New Year's Day is the traditional time to celebrate a new beginning, and kids ages 7-12 are at the ideal stage to learn to make resolutions, experts say. "They're still young enough that their habits are not firm," says Christine Carter, Ph.D., author of Raising Happiness: 10 Simple Steps for More Joyful Kids and Happier Parents, and a teacher for an online class on helping kids develop happiness habits. "They're old enough to think about what a New Year's resolution is and to make their own -- yet parents can still help guide them. They're not going to get the same backlash as from a teenager."
Jennifer Kolari, a parent and child therapist and author of Connected Parenting, says, "They're beginning to be mindful and to understand others' perspectives. They're doing more independently, and they're starting to open up to broader goals of how to become their best selves."
Making resolutions with your children can be fun and exciting, a time for growth and change, and an opportunity for family bonding. Read our eight tips on how to make New Year's resolutions a positive experience for kids and to help them keep in touch with their goals all year long.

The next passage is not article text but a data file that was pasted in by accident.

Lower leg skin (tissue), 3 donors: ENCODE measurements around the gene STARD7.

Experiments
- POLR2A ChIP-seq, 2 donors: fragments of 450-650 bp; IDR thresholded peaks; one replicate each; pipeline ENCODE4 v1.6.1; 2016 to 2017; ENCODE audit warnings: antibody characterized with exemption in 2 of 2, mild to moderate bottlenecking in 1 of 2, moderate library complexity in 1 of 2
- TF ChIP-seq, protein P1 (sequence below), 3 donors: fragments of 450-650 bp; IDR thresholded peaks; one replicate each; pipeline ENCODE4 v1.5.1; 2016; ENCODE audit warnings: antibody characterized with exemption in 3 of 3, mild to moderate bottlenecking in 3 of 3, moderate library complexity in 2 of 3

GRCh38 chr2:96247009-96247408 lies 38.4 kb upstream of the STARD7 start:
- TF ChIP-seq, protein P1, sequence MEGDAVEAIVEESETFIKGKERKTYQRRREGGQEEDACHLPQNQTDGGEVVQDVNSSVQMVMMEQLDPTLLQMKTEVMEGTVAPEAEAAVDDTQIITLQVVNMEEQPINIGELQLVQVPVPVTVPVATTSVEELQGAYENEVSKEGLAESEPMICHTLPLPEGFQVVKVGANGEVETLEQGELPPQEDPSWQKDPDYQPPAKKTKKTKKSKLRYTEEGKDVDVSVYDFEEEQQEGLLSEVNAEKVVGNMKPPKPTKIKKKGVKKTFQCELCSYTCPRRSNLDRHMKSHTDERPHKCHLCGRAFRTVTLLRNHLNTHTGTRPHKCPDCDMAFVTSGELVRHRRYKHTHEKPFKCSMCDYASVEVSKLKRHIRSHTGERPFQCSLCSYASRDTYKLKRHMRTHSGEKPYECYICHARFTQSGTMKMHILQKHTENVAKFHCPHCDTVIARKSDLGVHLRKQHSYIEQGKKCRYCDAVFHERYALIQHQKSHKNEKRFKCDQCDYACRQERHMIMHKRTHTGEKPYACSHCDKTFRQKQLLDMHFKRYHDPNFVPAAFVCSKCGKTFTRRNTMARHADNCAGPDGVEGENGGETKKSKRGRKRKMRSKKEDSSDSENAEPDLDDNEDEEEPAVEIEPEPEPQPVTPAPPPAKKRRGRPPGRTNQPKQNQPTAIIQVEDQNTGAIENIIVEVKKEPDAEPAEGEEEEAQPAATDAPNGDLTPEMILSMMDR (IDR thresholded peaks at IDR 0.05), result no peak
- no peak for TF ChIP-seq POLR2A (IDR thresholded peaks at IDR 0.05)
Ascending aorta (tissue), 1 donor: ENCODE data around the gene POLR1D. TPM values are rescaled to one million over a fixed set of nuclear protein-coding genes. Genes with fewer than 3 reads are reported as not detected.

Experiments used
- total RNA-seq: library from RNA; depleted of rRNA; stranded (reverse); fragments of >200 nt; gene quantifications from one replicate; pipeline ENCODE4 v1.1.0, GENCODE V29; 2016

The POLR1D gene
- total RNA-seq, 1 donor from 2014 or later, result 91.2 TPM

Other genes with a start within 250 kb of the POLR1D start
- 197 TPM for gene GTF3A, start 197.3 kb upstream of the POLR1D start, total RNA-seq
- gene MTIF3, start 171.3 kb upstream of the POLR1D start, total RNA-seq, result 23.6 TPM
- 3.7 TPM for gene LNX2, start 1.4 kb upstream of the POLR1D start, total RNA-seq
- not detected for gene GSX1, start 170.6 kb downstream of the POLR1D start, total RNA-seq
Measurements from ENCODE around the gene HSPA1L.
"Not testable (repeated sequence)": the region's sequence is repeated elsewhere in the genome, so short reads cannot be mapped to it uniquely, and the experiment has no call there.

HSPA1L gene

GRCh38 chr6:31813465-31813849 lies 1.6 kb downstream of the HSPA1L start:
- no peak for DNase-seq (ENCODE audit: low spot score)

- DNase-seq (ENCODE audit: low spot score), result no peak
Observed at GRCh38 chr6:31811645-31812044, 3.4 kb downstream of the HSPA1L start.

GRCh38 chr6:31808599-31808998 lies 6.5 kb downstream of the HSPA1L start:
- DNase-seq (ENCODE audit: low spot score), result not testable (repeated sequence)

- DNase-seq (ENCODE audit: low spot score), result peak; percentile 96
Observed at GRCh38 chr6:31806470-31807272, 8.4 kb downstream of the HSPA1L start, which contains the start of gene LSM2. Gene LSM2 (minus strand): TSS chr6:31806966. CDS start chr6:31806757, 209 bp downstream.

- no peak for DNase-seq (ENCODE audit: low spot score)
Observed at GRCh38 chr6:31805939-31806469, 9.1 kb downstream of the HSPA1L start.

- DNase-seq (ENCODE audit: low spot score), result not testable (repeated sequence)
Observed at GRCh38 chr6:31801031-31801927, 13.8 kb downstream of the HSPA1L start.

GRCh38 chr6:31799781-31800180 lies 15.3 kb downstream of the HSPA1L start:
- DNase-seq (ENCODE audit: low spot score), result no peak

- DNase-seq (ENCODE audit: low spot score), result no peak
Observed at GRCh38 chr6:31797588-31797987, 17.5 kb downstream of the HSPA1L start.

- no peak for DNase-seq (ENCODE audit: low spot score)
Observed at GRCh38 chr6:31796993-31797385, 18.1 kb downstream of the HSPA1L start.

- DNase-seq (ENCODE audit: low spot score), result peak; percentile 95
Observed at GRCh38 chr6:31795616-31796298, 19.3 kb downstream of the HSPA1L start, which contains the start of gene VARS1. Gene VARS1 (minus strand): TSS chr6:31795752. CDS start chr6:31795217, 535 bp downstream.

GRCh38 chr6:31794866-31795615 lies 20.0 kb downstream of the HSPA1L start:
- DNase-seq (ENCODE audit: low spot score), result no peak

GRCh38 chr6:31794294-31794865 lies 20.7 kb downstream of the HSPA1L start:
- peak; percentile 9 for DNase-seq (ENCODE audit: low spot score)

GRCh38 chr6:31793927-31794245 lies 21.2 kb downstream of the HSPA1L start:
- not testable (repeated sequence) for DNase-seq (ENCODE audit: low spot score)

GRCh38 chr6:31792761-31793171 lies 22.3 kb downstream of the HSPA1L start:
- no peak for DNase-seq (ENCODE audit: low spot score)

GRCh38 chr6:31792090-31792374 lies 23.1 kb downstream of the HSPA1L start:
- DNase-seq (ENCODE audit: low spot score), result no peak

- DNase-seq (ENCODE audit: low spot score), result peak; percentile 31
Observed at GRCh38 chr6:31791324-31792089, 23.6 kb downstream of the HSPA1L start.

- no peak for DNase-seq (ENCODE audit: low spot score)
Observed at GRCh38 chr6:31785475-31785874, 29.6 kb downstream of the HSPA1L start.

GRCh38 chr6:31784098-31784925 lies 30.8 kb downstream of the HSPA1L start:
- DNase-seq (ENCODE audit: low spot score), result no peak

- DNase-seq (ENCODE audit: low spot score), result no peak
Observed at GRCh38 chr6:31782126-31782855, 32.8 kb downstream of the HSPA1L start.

As parents, it's important to practice what you preach. "Do you believe in, make, and keep resolutions?" asks Robin Goodman, Ph.D., a clinical psychologist and art therapist who has written books on children and stress. "You have to walk the walk and talk the talk to be most effective."
Bring your own resolutions to the kitchen table. "This is a great thing to do as a whole family," Kolari says. "That's how we do it with our three children. Kids look to you to learn how to approach this task."
Each year on December 31, Vicky and Paul Dionne of Morristown, New Jersey, sit down with their two children, Christopher and Elyssa, and toast the New Year with glasses of sparkling cider. While they're celebrating together, they talk about their New Year's resolutions. Vicky might say, "Daddy and I have our resolutions that we're working hard to keep. We make healthy food choices -- we may want that big piece of chocolate cake, but we're not going to have it." Healthy eating is important to Paul, who is a dentist. So is instilling a sense of responsibility. "We talk about being responsible and doing well in our jobs," he says, "and school is their job."